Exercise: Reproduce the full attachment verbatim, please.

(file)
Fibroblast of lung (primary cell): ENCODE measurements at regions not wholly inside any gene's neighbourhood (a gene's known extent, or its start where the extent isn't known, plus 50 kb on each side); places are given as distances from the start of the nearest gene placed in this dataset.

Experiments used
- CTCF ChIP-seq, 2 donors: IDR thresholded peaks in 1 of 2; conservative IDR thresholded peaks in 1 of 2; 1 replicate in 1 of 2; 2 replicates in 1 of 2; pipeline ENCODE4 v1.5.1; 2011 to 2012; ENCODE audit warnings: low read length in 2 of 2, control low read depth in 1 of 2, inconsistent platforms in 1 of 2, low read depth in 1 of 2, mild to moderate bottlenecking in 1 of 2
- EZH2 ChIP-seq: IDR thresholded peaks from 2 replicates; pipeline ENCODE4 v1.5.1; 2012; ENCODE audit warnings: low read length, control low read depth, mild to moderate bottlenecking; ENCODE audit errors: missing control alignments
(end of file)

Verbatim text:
Fibroblast of lung (primary cell): ENCODE measurements at regions not wholly inside any gene's neighbourhood (a gene's known extent, or its start where the extent isn't known, plus 50 kb on each side); places are given as distances from the start of the nearest gene placed in this dataset.

Experiments used
- CTCF ChIP-seq, 2 donors: IDR thresholded peaks in 1 of 2; conservative IDR thresholded peaks in 1 of 2; 1 replicate in 1 of 2; 2 replicates in 1 of 2; pipeline ENCODE4 v1.5.1; 2011 to 2012; ENCODE audit warnings: low read length in 2 of 2, control low read depth in 1 of 2, inconsistent platforms in 1 of 2, low read depth in 1 of 2, mild to moderate bottlenecking in 1 of 2
- EZH2 ChIP-seq: IDR thresholded peaks from 2 replicates; pipeline ENCODE4 v1.5.1; 2012; ENCODE audit warnings: low read length, control low read depth, mild to moderate bottlenecking; ENCODE audit errors: missing control alignments